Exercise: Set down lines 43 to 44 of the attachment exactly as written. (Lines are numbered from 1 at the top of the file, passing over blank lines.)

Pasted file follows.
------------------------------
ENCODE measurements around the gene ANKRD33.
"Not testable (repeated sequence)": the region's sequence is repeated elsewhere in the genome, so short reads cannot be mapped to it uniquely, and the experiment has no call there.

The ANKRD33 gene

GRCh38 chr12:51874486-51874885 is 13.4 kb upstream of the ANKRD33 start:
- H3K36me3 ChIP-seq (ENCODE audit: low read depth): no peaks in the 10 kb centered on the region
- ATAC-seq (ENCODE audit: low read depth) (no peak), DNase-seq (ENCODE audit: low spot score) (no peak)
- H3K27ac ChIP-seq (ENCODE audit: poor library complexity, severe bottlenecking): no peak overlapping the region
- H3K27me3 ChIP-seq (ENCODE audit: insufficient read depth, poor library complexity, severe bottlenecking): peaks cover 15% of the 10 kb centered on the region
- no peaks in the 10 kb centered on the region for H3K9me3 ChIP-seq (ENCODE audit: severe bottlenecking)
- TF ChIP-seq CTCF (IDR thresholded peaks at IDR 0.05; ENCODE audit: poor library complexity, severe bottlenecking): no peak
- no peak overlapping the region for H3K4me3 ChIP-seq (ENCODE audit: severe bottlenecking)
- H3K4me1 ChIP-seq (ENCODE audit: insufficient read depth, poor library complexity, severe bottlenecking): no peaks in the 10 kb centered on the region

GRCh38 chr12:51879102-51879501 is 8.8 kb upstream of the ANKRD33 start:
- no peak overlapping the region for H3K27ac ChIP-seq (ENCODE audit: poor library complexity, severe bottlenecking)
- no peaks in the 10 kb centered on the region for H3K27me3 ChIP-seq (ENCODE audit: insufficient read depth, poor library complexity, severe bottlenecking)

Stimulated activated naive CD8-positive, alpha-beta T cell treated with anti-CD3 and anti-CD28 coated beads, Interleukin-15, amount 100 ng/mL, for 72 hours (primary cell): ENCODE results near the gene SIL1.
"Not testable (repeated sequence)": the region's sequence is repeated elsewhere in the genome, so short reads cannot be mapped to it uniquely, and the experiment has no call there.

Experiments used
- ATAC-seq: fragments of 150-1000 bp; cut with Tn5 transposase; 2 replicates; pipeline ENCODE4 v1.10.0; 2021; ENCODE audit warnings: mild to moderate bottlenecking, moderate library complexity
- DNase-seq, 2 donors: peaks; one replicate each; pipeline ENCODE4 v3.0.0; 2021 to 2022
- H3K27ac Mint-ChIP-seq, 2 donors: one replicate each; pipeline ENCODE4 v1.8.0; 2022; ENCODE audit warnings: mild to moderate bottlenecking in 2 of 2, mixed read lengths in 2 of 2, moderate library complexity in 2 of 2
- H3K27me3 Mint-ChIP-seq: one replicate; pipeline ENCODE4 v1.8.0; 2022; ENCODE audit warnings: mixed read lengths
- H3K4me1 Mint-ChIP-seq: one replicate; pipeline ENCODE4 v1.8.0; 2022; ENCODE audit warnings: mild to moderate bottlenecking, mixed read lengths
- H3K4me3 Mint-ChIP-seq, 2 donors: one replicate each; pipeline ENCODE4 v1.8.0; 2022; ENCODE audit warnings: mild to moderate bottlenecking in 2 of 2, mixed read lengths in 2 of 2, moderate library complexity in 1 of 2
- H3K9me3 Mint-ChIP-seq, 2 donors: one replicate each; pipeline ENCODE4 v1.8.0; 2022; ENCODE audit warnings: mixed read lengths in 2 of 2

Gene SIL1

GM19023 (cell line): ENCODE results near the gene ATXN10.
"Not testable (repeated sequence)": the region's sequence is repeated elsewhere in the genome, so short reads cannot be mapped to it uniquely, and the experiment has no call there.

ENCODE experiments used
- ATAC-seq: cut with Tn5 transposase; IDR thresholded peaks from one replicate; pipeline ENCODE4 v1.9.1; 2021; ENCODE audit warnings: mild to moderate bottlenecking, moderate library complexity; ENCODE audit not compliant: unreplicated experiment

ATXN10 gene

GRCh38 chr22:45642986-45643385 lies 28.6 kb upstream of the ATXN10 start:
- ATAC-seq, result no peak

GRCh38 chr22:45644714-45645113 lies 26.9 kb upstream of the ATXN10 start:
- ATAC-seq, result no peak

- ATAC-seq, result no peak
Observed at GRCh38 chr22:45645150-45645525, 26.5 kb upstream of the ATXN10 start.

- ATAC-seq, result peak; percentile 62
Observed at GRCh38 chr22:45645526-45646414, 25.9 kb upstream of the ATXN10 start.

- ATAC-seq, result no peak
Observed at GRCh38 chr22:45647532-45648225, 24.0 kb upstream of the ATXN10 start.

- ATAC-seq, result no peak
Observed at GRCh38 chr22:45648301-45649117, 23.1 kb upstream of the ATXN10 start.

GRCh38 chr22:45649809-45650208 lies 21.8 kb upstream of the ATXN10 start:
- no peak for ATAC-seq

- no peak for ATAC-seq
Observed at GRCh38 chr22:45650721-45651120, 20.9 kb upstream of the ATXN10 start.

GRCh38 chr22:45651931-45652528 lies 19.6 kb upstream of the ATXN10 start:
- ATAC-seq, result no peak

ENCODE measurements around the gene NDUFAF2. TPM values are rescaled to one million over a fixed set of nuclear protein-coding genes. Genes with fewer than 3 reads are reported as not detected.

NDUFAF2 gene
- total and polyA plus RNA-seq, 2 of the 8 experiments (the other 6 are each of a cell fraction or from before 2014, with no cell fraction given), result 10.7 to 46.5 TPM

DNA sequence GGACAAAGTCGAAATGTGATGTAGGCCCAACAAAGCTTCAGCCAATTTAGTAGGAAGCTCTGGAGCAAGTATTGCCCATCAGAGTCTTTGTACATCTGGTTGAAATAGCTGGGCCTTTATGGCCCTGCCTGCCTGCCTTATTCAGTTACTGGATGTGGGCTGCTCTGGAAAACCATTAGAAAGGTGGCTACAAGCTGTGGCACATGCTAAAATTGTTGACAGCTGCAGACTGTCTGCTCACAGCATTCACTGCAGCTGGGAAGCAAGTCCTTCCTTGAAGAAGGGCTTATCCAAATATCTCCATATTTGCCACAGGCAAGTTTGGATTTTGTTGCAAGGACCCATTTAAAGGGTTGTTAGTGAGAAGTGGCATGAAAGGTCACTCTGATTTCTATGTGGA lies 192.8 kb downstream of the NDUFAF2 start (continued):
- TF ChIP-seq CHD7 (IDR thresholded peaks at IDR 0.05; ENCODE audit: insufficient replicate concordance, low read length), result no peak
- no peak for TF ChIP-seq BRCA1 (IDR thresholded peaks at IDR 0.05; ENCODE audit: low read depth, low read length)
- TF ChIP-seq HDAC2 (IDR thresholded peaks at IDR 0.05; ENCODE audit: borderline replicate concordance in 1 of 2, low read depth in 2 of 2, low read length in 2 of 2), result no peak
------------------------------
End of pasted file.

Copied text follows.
Observed at GRCh38 chr22:45648301-45649117, 23.1 kb upstream of the ATXN10 start.

GRCh38 chr22:45649809-45650208 lies 21.8 kb upstream of the ATXN10 start: